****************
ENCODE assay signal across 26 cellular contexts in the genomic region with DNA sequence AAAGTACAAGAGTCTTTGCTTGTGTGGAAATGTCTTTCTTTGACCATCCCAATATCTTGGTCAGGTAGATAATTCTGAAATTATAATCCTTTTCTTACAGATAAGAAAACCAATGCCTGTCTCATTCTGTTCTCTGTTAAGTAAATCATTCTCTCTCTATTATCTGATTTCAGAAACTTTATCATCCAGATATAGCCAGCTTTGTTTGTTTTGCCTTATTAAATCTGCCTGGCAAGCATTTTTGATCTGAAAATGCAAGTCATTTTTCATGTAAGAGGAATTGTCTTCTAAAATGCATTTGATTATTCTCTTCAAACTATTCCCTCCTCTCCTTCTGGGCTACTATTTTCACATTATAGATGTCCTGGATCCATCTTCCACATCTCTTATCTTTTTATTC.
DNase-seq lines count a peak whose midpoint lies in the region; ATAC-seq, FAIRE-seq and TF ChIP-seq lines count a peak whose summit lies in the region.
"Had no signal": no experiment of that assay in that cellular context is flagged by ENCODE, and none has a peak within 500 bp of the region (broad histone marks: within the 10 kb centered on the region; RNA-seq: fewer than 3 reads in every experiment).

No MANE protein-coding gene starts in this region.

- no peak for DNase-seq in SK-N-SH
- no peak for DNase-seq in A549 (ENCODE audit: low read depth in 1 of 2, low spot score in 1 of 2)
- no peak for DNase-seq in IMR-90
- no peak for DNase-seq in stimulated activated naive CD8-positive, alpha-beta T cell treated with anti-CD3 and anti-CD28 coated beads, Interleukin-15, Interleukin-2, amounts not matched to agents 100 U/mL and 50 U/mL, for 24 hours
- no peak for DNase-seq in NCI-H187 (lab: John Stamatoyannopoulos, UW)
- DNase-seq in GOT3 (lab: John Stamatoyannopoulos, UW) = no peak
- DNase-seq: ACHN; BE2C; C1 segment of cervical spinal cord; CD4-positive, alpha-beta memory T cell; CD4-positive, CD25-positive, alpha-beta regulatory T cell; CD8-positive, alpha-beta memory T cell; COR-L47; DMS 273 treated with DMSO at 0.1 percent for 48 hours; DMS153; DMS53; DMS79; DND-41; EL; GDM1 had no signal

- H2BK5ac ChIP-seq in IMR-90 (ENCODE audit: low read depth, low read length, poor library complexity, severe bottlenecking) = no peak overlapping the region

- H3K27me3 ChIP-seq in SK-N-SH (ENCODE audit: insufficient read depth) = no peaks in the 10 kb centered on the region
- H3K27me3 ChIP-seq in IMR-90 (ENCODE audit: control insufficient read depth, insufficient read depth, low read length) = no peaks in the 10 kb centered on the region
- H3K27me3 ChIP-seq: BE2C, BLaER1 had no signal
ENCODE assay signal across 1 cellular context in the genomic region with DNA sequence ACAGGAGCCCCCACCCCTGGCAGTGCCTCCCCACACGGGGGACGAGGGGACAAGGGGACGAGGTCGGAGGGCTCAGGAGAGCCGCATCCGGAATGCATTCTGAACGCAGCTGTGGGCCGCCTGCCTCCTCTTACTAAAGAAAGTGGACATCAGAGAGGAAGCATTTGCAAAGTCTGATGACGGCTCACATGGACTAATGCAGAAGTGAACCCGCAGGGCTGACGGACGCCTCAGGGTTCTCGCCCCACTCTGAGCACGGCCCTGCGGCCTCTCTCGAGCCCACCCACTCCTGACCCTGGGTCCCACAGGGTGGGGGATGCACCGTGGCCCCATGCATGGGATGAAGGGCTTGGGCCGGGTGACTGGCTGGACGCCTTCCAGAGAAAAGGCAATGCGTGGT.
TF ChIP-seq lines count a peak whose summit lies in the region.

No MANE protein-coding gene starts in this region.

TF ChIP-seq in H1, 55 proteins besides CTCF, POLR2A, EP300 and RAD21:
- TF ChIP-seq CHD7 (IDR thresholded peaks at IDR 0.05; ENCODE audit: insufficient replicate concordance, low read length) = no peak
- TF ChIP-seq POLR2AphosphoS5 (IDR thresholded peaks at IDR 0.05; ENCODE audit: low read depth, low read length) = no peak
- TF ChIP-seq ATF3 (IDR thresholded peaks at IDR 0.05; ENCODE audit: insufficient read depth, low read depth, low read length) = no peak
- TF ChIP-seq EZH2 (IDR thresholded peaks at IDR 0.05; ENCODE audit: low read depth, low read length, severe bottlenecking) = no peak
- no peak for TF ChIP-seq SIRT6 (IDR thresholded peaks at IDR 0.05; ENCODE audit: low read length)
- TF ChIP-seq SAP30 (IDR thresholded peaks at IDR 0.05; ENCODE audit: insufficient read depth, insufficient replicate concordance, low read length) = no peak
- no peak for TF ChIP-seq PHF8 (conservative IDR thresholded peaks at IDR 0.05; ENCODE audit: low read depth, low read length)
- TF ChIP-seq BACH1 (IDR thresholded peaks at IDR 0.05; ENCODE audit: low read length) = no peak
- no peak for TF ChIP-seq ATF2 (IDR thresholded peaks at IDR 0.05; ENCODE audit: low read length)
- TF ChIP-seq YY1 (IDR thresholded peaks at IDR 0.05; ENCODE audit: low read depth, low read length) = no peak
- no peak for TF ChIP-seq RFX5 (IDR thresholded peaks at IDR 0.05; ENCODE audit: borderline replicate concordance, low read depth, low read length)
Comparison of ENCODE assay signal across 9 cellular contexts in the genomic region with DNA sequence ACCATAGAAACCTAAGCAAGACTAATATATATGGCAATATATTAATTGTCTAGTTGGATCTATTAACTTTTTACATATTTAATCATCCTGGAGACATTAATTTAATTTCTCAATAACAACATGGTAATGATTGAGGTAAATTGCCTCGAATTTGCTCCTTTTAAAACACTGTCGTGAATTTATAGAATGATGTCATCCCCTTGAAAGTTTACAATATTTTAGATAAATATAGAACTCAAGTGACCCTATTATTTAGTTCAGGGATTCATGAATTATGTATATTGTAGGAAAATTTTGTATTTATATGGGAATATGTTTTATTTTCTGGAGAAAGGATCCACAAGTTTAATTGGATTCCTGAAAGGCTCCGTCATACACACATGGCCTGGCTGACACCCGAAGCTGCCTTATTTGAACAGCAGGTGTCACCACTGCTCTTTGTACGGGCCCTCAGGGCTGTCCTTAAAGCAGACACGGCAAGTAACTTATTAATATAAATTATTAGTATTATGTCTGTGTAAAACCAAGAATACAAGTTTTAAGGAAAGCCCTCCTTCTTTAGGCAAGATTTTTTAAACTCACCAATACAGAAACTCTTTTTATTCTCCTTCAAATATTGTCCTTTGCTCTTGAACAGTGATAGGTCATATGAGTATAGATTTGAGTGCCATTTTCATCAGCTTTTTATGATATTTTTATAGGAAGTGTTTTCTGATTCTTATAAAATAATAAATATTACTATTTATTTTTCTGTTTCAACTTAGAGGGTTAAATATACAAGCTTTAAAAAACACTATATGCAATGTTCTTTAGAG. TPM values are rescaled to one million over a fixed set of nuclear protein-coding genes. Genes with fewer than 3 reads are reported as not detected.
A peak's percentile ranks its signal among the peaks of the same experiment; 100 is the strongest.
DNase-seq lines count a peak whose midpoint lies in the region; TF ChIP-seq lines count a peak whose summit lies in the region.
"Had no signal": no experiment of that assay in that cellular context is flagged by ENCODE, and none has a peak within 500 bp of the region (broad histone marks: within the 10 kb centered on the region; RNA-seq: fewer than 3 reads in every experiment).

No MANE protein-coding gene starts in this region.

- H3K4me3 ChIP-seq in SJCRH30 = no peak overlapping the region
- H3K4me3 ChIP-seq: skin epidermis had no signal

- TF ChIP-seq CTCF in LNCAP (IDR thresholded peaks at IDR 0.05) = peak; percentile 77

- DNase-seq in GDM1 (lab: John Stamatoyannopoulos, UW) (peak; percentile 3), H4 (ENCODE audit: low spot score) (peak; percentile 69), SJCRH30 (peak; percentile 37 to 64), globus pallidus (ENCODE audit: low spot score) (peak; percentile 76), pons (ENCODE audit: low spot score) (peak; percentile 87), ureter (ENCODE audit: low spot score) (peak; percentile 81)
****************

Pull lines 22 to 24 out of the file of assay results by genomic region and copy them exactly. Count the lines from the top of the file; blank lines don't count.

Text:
- TF ChIP-seq ATF3 (IDR thresholded peaks at IDR 0.05; ENCODE audit: insufficient read depth, low read depth, low read length) = no peak
- TF ChIP-seq EZH2 (IDR thresholded peaks at IDR 0.05; ENCODE audit: low read depth, low read length, severe bottlenecking) = no peak
- no peak for TF ChIP-seq SIRT6 (IDR thresholded peaks at IDR 0.05; ENCODE audit: low read length)